Language : Malayalam
Director : Mahesh Naryanan.
Writers : Mahesh Naryanan
Cast : Fahadh Faasil, Joju George, Vinay Forrt, Nimisha Sajayan, Dileesh Pothan
Genre : Action | Biography | Drama
Streaming on Amazon Prime.
“I have quit all ungodly work, so who should I fear now?
If someone above Him is waiting to kill me, let it happen.”
“He won’t be able to do it, Sir.
No one from Ramadapalli can do it “
After the success of Take Off and C U Soon, Mahesh-Fahad Combo have come up with their third shot Malik, a multi-layered political drama weaved around on a vast canvas with fantastic performances and character arcs.
Malik also follows the same trajectory of Gangster narratives on screen before. The underdog hero’s rise into the world of grey, eventually becoming Malik (chief) to the people, swirling in a karma game, living in a skin of frailties and a final downfall. Malik is akin to films upfront showing us how the system kind of shapes heroes and villains for their political agendas. Although Malik holds its own space, which reflects the politics that needs to be told extensively.
The opening shot is a 12-minute single take, which yields a heavy start that empowers the central character Ahammadali Sulaiman aka Alikka (Fahadh Faasil) and outlining his various tints and relationships with his people before the tale takes wing.
At a runtime of 161 minutes, there are moments when the film looks stretched and lags a bit where I checked the playtime one or two times. The film sets felt artificial at certain noticeable points. Malik could have been a complicated mess, but Mahesh expertly handles the screenplay without vexing the audience into many convolutions
The writer assuredly has rendered elements from the Beemapally riot and police shootings, which happened in Kerala in 2009, although the film does not claim to be a real-life narrative. Being a fictional interpretation, sticking to the resentful incident and building his universe around it was creative craftwork. From numerous incidents to a pool of characters, the task in front of the filmmakers in terms of maintaining the interest of the viewer for such a lengthy movie is a substantial challenge. But this was effectively handled to a great extent. Malik finds its roots and strengthens each character by protracted flashbacks and subplots which interests the audience to unravel the layered story.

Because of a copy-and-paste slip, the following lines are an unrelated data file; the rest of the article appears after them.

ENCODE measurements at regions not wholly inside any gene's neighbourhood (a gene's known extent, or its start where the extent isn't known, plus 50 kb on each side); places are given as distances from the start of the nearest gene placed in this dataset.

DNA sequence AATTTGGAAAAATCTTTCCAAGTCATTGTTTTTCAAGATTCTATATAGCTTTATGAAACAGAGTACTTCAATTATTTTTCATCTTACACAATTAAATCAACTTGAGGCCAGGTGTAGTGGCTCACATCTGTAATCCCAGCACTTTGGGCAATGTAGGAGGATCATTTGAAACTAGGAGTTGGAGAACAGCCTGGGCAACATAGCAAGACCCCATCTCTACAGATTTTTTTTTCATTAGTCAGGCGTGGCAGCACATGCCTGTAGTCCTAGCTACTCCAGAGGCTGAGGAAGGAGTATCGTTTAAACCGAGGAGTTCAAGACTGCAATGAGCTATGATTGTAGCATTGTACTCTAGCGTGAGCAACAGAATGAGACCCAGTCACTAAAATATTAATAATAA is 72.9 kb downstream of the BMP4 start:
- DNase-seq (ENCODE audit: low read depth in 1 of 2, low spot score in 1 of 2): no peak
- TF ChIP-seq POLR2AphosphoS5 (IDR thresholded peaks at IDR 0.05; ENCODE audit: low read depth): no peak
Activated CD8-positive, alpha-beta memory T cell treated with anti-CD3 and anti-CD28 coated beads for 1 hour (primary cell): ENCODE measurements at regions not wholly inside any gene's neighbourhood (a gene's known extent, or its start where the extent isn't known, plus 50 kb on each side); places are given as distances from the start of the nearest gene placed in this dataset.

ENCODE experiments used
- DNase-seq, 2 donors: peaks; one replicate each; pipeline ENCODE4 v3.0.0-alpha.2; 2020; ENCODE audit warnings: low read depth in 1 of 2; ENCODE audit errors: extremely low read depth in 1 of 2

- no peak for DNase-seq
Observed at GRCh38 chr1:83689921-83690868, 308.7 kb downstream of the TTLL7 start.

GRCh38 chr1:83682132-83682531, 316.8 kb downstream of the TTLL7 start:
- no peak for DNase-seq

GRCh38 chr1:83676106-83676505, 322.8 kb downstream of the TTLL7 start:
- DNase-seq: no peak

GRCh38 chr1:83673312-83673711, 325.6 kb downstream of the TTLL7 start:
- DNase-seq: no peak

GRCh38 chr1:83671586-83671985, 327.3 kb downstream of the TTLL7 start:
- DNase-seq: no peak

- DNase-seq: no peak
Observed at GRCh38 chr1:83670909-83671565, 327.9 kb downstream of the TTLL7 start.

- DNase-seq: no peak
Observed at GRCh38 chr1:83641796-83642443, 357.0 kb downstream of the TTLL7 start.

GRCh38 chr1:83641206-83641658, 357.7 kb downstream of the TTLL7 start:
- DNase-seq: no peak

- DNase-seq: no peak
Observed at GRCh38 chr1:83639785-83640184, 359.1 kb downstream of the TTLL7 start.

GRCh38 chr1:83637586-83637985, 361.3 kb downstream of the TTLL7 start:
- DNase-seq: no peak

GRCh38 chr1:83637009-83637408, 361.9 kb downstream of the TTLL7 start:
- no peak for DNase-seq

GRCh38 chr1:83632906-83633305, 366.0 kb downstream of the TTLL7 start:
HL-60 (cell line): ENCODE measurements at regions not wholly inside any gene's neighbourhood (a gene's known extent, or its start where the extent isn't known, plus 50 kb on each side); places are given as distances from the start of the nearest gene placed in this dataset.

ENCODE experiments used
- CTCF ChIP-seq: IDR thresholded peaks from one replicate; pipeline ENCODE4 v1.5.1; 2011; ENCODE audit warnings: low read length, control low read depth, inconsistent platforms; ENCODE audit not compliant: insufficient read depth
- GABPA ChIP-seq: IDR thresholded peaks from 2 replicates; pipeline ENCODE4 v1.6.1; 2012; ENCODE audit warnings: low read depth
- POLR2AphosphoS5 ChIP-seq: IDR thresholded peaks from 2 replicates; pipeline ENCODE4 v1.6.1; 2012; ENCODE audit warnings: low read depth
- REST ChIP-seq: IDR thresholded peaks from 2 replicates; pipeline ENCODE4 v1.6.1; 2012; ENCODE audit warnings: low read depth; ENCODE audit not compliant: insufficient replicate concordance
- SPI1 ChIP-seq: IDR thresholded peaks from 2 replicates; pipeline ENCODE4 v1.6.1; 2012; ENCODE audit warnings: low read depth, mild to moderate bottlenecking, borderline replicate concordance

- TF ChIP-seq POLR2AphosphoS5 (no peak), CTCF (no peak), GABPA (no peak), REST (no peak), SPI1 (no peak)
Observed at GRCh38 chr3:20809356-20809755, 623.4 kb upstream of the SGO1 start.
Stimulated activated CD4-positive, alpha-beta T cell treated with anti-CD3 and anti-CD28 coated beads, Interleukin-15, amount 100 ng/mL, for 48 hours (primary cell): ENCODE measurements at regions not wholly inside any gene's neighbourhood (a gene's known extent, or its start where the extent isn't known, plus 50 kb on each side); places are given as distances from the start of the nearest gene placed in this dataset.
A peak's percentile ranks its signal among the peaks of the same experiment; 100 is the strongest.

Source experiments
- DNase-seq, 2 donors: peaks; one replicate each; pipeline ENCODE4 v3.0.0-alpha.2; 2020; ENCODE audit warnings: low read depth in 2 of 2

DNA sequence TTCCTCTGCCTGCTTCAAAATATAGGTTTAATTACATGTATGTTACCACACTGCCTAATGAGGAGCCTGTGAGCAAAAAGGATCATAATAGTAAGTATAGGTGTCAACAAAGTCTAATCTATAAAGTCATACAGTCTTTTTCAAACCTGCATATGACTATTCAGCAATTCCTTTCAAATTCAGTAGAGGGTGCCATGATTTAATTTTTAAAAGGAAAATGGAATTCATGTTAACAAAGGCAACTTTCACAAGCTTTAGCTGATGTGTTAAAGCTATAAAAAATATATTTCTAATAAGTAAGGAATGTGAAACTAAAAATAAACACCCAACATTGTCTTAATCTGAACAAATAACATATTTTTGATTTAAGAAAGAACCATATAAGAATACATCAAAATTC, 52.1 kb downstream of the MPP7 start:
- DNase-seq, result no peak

Fahadh Faasil is a sheer glow in the central role, from minor to major roles each and every artist delivers prime performances that are capable of grabbing and holding your attention. The script takes specific care in characterisation and gives separate identities to the characters. This in turn makes the same story driven from their perspectives.
Sanu John Varughese’s camera swims over the blue Sea, circles through the streets and lanes of Ramadapally, blotting the grey hues of each character. Also, There are furthermore lengthy single takes that often create intriguing moments. Sushin Shyam’s music was lit as usual. As Director-writer-editor Mahesh Narayanan has sheer confidence and clarity in his filmmaking, technically they have done a fabulous job. Malik is an excellent addition to his filmography.
Flowing in a non-linear period drama extending from the 1960s to 2018, the film looks hard at the hands of the police, political kingpins and capitalists who wait to fish in muddy water. The movie comprehensively addresses the minorities and how the system instigates the people to pick on each other and makes their way to fill pockets. Time flies, but the system holds the cards and the puppets on the strings remain the same.
When the end credits of some films roll up, they truly make us miss the big screen. Malik is one of them.
Ahammadali Sulaiman isn’t the only hero. The movie itself is.
Verdict – 5/7 stars
Malik’s creators originally shot the movie to be released in theaters and had its release date revised several times but finally it was decided to release Malik on Amazon prime.